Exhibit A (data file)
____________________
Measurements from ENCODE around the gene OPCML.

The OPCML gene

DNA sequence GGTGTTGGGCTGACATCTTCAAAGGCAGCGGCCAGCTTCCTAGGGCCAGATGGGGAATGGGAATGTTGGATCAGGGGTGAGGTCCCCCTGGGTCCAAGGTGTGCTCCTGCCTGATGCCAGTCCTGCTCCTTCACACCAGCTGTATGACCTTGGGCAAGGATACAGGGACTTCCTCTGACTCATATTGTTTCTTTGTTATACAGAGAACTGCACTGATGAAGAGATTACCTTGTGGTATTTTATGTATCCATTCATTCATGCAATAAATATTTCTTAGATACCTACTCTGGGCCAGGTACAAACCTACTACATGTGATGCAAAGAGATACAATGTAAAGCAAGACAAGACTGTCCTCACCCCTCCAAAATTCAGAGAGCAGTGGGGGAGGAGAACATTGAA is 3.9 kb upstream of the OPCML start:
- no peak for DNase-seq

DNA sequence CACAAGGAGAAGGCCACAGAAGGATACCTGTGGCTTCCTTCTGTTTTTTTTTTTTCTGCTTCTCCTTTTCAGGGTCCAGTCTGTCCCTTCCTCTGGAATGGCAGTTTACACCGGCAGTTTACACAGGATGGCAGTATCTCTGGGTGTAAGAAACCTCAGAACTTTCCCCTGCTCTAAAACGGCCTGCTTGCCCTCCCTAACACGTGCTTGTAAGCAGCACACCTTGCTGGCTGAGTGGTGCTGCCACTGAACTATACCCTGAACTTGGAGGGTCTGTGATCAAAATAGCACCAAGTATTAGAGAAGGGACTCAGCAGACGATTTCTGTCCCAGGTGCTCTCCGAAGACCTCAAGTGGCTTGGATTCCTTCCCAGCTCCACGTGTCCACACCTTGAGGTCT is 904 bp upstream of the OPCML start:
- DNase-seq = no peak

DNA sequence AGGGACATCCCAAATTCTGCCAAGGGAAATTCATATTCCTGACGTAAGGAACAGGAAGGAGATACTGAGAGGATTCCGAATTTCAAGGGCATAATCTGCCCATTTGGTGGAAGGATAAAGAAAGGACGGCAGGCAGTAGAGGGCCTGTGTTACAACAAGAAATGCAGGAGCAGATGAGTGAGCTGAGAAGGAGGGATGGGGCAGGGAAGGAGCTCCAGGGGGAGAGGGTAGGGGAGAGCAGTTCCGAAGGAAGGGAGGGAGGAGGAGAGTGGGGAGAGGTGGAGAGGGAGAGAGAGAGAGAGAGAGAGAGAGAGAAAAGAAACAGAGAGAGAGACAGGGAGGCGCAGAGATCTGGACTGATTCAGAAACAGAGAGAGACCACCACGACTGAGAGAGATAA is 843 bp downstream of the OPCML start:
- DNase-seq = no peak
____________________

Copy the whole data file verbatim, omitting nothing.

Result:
Measurements from ENCODE around the gene OPCML.

The OPCML gene

DNA sequence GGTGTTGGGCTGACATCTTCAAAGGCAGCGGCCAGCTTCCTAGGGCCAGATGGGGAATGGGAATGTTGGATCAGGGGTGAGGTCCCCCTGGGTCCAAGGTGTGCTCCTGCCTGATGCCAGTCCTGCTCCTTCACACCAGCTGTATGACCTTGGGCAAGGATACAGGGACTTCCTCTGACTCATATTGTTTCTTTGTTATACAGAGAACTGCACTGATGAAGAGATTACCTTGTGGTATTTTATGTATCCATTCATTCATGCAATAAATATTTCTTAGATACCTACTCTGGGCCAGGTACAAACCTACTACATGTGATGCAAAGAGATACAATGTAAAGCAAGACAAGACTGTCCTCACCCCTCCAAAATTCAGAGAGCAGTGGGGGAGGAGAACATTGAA is 3.9 kb upstream of the OPCML start:
- no peak for DNase-seq

DNA sequence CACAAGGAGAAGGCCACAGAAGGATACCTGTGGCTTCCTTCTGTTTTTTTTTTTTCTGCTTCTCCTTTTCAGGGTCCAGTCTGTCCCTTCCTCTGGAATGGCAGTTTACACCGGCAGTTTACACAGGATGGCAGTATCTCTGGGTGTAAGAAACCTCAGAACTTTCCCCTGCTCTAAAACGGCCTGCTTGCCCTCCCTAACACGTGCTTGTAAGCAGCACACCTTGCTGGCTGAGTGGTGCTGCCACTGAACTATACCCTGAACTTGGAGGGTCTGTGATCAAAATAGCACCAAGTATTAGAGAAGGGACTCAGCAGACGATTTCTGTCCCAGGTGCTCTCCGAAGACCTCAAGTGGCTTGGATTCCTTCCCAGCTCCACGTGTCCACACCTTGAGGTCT is 904 bp upstream of the OPCML start:
- DNase-seq = no peak

DNA sequence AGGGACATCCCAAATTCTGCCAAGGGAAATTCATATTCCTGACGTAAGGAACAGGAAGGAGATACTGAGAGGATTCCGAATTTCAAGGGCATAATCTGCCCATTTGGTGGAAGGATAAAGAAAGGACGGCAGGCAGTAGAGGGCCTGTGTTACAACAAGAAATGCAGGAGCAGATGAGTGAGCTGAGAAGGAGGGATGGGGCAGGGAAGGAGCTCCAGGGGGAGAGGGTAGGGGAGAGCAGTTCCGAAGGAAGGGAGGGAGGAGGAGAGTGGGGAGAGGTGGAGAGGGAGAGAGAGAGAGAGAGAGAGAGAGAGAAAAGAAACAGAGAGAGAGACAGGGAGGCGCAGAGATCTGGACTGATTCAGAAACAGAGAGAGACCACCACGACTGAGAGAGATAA is 843 bp downstream of the OPCML start:
- DNase-seq = no peak